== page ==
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Who and What Won in Colorado Election 2016

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Last week, we published "Who and What Will Win in Colorado's 2016 Election: An Expert's Predictions," in which political analyst Eric Sondermann offered educated guesses about which ballot issues and candidates would prevail on November 8.

Pundits all over the country had a rough election night, as witnessed by their shock over the election of Donald Trump as the next president.

Sondermann, though, did pretty well, as you'll see. However, there were a few surprises — a slavery-related measure among them.

Below are the results of the election as of this hour, based on numbers supplied by the Colorado Secretary of State's Office and Denver Elections, along with links and analysis.

Amendment T
Fifty of 64 counties reporting

Yes/For:  918,897 — 43.14 percent
No/Against:  1,210,971 — 56.86 percent

Amendment T called for the removal of a reference to slavery in the Colorado Constitution that reads: “There shall never be in this state either slavery or involuntary servitude, except as a punishment for crime.” However, the ballot-measure language was poorly written in the extreme; a "yes" vote was required to remove the language, as opposed to a "no" vote. I know of at least one person who accidentally voted to retain the language and had to get a new ballot in order to correct the error. From the looks of these results, there was plenty of confusion to go around — unless there are more slavery revivalists out there than anyone thought.

Amendment U
Fifty of 64 counties reporting

Yes/For:  1,074,168 — 49.27 percent
No/Against:  1,106,218 — 50.73 percent

Like Amendment T, Amendment U was perplexing to many voters. It called for the elimination of a property tax on government property valued at under $6,000, since collecting it often costs more than what it brings in. But that wasn't clear from the language's phrasing, and there was so little publicity about it that voters wound up splitting the difference.

Amendment 69: ColoradoCare
Fifty of 64 counties reporting

From our previous coverage: "The proposal would create a Colorado health-care system with a goal of guaranteeing that everyone in Colorado has health-insurance coverage. Since Amendment 69 won't supersede federal programs such as TRICARE, which focuses on veterans, it's not technically a single-payer plan, but it's close enough to have earned the endorsement of Vermont senator Bernie Sanders, a longtime advocate of health-care reform."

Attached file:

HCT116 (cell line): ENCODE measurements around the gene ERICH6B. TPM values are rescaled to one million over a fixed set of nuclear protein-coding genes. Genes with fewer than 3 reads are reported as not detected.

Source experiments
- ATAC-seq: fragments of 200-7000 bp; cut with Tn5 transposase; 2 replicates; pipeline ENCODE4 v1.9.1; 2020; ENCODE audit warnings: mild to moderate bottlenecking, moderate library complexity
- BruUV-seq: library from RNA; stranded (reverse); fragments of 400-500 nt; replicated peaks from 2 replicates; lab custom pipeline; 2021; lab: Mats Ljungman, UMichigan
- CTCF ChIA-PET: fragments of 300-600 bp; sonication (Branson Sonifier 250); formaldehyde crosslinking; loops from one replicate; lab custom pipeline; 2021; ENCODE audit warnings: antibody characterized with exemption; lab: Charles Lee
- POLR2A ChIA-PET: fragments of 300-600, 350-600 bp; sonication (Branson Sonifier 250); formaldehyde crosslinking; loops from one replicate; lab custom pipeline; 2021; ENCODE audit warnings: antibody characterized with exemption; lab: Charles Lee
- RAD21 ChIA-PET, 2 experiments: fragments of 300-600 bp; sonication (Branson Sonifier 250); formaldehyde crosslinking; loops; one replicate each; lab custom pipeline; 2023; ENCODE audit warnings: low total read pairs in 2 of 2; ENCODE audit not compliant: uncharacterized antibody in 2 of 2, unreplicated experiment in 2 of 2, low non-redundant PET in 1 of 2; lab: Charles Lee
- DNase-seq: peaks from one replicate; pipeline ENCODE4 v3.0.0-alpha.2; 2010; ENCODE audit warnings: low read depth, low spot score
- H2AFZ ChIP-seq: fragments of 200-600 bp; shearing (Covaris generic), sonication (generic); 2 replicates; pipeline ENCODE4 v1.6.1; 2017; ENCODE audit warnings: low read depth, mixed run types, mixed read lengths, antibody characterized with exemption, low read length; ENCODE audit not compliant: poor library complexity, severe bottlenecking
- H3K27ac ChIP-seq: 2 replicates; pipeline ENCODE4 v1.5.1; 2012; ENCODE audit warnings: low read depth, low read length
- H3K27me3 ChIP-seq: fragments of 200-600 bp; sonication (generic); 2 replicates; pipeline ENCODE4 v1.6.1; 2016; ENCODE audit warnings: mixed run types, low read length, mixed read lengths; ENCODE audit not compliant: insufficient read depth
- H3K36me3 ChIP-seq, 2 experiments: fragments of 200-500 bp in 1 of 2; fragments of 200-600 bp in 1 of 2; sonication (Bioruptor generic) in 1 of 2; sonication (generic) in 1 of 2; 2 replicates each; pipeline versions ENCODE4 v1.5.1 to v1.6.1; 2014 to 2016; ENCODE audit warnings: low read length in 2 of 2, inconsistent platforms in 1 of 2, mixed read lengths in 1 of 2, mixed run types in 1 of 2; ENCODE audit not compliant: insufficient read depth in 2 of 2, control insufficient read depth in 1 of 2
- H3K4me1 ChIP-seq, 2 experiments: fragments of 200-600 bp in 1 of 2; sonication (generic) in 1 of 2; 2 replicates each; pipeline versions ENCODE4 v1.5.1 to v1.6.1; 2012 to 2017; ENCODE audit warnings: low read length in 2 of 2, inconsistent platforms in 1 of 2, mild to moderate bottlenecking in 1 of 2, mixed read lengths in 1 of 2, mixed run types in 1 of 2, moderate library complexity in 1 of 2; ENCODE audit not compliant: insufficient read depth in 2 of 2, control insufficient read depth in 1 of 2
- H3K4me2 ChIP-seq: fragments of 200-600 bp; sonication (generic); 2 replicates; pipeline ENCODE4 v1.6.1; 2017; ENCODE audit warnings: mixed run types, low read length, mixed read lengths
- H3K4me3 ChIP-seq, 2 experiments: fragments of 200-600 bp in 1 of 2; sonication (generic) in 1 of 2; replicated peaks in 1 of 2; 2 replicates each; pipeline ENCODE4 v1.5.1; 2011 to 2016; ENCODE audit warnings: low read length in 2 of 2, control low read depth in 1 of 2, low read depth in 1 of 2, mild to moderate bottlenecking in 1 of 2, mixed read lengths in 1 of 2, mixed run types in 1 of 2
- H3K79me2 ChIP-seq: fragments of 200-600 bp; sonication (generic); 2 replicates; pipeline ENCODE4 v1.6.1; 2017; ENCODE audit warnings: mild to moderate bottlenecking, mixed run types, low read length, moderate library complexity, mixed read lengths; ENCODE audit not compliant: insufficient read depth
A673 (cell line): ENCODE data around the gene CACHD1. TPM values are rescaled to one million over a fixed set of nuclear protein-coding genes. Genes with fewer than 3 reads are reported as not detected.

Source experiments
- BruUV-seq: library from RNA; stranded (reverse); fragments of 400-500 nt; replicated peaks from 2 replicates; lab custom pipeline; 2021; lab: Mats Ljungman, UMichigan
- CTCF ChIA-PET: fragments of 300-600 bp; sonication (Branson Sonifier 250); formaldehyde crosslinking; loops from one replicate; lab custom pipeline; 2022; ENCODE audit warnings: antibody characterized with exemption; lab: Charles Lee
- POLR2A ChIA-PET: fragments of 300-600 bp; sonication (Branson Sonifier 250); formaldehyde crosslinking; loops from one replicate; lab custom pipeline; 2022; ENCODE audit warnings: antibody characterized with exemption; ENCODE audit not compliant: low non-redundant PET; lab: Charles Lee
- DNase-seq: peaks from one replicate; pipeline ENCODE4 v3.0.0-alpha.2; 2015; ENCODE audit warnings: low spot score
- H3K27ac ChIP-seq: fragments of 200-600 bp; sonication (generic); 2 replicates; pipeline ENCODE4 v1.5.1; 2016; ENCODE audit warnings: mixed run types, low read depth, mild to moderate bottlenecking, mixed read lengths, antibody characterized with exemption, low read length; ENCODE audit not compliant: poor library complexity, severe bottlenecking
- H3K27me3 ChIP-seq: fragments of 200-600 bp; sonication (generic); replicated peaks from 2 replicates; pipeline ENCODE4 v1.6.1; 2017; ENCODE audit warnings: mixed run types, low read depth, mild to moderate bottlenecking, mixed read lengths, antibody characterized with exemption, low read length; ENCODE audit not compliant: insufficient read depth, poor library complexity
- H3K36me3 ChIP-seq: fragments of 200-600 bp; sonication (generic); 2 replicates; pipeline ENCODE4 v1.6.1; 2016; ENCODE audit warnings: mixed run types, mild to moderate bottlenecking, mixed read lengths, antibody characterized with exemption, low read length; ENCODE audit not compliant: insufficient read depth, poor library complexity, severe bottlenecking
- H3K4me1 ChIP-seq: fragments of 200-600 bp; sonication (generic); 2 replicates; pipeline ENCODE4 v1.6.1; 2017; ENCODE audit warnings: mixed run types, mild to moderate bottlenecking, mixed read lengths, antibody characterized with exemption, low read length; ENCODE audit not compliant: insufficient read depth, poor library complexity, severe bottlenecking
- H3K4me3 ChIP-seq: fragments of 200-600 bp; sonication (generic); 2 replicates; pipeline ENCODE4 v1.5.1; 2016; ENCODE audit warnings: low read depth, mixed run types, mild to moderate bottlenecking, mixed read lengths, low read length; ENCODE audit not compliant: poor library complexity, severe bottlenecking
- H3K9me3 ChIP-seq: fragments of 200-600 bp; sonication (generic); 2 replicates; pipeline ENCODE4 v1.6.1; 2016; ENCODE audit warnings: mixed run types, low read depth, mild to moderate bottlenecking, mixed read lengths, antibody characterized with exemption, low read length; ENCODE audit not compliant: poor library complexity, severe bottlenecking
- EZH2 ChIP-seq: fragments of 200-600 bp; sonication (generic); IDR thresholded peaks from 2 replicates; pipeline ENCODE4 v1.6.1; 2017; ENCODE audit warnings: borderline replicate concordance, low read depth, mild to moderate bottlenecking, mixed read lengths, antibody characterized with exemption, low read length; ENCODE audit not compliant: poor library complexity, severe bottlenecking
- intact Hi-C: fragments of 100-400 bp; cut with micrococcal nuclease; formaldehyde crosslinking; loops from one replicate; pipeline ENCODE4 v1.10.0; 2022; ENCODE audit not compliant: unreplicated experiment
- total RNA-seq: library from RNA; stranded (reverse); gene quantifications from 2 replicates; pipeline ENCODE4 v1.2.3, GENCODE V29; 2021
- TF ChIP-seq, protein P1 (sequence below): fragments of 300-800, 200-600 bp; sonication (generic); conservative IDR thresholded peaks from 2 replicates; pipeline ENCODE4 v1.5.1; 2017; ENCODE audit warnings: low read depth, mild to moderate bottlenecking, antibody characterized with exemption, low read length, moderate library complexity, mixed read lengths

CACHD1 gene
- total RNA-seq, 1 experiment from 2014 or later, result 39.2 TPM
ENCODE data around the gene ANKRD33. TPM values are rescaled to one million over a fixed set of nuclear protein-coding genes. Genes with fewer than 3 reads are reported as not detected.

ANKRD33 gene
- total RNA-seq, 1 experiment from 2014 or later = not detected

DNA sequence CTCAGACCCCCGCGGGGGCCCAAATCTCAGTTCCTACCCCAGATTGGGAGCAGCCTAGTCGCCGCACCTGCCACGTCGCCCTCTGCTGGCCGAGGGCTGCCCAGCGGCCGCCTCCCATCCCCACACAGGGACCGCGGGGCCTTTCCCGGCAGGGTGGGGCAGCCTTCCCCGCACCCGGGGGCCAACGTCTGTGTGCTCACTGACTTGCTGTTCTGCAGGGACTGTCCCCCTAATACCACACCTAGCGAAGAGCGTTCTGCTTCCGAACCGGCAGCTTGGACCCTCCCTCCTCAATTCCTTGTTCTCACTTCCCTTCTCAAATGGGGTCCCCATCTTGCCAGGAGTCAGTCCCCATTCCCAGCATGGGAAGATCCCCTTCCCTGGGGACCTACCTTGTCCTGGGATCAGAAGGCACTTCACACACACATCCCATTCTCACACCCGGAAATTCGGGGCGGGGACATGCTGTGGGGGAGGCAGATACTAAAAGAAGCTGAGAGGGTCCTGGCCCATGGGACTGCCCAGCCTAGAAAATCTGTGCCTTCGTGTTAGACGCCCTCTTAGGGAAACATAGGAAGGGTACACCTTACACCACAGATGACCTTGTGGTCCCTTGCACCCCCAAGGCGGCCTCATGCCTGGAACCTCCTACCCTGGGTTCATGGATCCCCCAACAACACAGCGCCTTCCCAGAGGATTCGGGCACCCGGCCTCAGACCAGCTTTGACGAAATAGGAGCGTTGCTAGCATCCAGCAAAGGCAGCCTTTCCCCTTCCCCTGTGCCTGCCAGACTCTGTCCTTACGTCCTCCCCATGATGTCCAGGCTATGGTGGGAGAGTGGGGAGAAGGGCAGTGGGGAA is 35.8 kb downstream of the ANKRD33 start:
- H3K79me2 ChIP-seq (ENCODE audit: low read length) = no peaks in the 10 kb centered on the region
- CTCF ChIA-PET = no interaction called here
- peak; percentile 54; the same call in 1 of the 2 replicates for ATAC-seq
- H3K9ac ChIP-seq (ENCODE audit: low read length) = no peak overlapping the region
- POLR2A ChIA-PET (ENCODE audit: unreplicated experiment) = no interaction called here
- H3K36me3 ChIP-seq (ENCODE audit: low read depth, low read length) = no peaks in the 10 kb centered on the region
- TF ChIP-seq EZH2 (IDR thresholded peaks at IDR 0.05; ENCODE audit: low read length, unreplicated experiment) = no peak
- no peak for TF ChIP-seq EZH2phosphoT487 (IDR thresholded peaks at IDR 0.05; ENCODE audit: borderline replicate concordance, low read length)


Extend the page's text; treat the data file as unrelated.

Yes/For: 459,411 — 20.32 percent
No/Against:  1,801,634 — 79.68 percent

Sondermann foresaw a big defeat for ColoradoCare. He told us: "No matter how broken our current health-care system might be, this one is just too much: too big, too costly. I don't even think some of the proponents, with the exception of the most ardent, true believers, expect it to pass."

Oh man, was he right.

Amendment 70: Minimum wage
Fifty of 64 counties reporting

From our previous coverage: "Amendment 70 would boost the minimum wage from its current $8.31 per hour to $12 by 2020, with incremental bumps over a three-year period."

Yes/For:  1,255,742 — 54.40 percent
No/Against:  1,052,492 — 45.60 percent

In Sondermann's view, bumping up the minimum wage is a heart-versus-head proposition; the heart wants to raise it, the head has questions. He added that in such contests, the heart usually wins — and it does so in this instance.

Amendment 71: Raise the Bar
Fifty of 64 counties reporting

From our previous coverage: "Amendment 71, known as Raise the Bar, proposes to make it more difficult for constitutional amendments to reach the Colorado ballot by requiring that signatures be collected from 2 percent of all registered voters in each of Colorado’s 35 state senate districts, as opposed to an overall number. Additionally, amendments would no longer be approved by a simple majority; they'd have to notch 55 percent support to win passage."

Yes/For:  1,275,420 — 56.92 percent
No/Against:  965,438 — 43.08 percent

Although Raise the Bar was leading in polls, Sondermann thought a populist backlash against a measure supported by the fracking industry and government elites had a good chance of losing. But the pro-71 forces were much better financed and had celebrity support in the person of John Elway, who appeared in ads urging its passage.

Amendment 72: Tobacco tax hike
Fifty of 64 counties reporting

From our previous coverage: "Amendment 72 would increase state taxes on tobacco products. For example, the tax on cigarettes would go up by $1.75 per pack under the theory that the higher cost will prevent children from starting to smoke and encourage current smokers to quit."

Yes/For:  1,071,844 — 46.39 percent
No/Against:  1,238,483 — 53.61 percent

Most pundits assumed Amendment 72 would pass, given the popularity of so-called sin taxes. But Sondermann urged caution, noting that the tobacco industry had pumped a spectacular amount of money — $17 million-plus — into defeating it. That investment paid off.

Continue for more results from Colorado election 2016.

Proposition 106: End-of-life rights
Fifty of 64 counties reporting

From our previous coverage: "Proposition 106 focuses on end-of-life options. It would legalize what proponents refer to as medical aid in dying — a process by which patients diagnosed with six months or fewer to live can be provided with a prescription they can self-administer in order to end their suffering."